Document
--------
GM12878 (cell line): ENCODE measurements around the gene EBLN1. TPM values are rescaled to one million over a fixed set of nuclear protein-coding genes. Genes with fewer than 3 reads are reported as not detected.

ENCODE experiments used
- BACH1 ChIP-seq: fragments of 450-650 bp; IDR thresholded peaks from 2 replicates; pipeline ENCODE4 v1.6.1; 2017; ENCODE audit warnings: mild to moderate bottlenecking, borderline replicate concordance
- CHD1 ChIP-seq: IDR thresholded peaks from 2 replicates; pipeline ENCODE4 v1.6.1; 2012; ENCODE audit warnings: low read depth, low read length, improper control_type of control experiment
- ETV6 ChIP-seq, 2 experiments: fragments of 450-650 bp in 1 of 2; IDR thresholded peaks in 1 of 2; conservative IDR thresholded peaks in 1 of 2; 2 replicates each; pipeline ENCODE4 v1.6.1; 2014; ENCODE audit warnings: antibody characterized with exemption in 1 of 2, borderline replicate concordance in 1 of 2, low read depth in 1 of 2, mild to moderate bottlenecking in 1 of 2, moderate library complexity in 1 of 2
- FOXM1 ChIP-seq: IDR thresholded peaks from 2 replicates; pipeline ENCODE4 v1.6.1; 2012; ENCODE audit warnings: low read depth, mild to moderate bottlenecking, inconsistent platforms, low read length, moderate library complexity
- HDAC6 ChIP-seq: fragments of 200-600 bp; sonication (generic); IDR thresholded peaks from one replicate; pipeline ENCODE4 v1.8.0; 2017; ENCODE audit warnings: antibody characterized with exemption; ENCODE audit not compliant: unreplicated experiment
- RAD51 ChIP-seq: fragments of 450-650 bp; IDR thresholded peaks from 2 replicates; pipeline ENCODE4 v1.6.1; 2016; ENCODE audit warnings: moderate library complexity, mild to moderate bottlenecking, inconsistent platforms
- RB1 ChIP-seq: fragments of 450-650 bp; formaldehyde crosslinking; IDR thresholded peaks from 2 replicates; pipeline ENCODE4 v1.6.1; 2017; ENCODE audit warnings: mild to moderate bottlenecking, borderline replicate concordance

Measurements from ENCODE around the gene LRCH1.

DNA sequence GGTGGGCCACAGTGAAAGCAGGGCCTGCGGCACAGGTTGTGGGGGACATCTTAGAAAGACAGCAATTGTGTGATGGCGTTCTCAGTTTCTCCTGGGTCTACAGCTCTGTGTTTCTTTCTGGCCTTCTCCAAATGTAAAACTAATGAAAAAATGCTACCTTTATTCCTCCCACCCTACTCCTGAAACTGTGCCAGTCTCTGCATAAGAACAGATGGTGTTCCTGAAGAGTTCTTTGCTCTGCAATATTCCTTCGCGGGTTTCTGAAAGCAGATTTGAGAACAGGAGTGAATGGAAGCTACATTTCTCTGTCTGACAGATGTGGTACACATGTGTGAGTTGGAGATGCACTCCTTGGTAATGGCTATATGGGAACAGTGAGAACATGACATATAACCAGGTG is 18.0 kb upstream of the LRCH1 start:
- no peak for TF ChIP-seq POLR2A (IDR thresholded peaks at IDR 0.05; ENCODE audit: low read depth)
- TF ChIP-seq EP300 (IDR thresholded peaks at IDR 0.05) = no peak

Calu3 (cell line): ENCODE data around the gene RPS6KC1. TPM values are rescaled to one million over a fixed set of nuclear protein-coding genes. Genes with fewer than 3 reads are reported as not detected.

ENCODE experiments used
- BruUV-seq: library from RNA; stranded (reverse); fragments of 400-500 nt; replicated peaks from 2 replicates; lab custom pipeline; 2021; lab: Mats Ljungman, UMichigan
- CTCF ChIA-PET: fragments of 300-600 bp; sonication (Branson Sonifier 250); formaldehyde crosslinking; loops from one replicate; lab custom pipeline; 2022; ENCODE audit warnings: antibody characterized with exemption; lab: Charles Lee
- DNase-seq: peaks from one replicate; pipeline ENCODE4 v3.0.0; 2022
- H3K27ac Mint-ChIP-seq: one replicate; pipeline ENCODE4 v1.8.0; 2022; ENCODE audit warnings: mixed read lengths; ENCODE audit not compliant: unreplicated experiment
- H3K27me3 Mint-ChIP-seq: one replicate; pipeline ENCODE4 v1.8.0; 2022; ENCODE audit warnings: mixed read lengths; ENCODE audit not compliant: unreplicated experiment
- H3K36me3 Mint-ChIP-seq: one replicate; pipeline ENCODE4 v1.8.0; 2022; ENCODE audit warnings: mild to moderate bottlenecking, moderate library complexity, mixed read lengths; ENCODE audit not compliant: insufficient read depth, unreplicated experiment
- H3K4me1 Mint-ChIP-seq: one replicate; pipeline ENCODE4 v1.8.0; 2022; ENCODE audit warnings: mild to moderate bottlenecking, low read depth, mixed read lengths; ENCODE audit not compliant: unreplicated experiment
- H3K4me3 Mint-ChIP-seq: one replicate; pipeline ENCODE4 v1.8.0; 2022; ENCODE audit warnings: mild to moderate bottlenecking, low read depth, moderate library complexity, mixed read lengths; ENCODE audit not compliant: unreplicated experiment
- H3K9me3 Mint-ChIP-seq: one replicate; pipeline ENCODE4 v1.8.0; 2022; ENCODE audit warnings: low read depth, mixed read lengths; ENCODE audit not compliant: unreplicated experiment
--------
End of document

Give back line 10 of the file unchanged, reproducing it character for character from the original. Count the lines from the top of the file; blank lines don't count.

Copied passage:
Measurements from ENCODE around the gene LRCH1.